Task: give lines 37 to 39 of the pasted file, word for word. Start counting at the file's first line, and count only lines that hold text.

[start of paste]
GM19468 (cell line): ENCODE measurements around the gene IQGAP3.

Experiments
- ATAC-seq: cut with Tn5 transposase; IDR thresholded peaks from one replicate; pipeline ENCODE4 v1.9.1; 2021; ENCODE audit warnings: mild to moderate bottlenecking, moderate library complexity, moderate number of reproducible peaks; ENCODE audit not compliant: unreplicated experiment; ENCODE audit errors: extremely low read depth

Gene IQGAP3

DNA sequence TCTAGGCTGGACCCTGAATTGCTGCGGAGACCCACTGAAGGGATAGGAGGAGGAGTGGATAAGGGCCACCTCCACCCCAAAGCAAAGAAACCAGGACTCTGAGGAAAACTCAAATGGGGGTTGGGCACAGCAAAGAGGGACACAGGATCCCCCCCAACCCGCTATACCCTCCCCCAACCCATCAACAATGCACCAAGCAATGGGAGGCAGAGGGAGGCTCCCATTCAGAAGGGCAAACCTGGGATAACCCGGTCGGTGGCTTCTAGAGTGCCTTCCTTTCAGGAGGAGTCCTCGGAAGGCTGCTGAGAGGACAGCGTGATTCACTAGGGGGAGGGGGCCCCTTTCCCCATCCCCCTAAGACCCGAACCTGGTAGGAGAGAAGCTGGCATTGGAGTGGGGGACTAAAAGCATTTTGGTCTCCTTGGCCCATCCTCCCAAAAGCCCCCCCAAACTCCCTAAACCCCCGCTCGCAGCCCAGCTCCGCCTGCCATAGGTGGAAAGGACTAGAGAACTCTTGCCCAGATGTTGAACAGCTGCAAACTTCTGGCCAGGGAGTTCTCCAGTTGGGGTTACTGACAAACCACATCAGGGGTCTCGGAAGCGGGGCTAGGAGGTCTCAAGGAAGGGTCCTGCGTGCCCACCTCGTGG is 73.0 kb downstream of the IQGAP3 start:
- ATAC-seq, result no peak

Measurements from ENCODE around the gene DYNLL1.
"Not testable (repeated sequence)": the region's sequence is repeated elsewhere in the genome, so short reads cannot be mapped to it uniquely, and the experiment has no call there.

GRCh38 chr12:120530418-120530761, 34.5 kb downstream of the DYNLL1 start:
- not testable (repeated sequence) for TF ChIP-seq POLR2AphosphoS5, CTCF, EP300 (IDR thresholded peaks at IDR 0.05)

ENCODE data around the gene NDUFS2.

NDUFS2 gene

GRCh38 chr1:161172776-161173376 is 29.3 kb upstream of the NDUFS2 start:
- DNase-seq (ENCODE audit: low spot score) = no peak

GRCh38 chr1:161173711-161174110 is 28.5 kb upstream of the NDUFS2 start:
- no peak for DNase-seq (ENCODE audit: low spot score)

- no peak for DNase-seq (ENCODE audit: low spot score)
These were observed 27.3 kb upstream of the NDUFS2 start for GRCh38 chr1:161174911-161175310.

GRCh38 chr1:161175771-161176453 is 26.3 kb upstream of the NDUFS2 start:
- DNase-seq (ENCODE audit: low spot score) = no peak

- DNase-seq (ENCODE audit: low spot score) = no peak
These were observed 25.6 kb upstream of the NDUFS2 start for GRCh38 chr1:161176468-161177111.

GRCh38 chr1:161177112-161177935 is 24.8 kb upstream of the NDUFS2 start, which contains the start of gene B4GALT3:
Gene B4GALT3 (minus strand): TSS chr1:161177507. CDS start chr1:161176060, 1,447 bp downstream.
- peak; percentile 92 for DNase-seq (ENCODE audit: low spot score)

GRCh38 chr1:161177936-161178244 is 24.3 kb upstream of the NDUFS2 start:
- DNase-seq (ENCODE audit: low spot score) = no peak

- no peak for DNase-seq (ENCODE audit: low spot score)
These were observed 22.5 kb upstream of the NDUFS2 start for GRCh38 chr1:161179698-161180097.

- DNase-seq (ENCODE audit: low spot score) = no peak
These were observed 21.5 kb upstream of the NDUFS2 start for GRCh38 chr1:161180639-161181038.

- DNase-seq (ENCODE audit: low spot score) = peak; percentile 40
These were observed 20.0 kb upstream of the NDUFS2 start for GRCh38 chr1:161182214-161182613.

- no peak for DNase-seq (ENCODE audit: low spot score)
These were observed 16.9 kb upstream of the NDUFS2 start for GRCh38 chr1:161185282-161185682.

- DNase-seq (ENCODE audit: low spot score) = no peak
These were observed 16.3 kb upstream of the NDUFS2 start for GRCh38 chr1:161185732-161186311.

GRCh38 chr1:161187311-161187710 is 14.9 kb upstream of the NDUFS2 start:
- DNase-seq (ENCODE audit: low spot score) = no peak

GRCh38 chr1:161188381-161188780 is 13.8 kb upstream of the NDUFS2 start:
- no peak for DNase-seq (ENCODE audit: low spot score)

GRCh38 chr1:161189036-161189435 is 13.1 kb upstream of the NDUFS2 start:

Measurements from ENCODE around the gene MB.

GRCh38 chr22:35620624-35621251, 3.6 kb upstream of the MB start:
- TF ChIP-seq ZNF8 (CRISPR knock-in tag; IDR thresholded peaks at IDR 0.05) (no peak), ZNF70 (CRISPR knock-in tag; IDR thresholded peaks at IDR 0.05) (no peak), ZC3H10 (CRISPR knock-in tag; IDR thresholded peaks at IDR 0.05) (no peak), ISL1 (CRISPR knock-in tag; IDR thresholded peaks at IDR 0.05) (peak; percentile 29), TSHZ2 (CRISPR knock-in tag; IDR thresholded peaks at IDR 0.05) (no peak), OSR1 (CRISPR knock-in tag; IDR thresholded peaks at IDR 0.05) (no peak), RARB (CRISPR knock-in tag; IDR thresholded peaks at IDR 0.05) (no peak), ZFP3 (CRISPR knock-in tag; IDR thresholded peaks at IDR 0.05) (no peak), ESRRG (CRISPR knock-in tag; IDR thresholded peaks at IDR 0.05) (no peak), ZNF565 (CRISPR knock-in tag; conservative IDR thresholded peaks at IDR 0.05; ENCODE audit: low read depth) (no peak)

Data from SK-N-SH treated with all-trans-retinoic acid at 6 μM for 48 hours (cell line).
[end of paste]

These were observed 16.3 kb upstream of the NDUFS2 start for GRCh38 chr1:161185732-161186311.

GRCh38 chr1:161187311-161187710 is 14.9 kb upstream of the NDUFS2 start:
- DNase-seq (ENCODE audit: low spot score) = no peak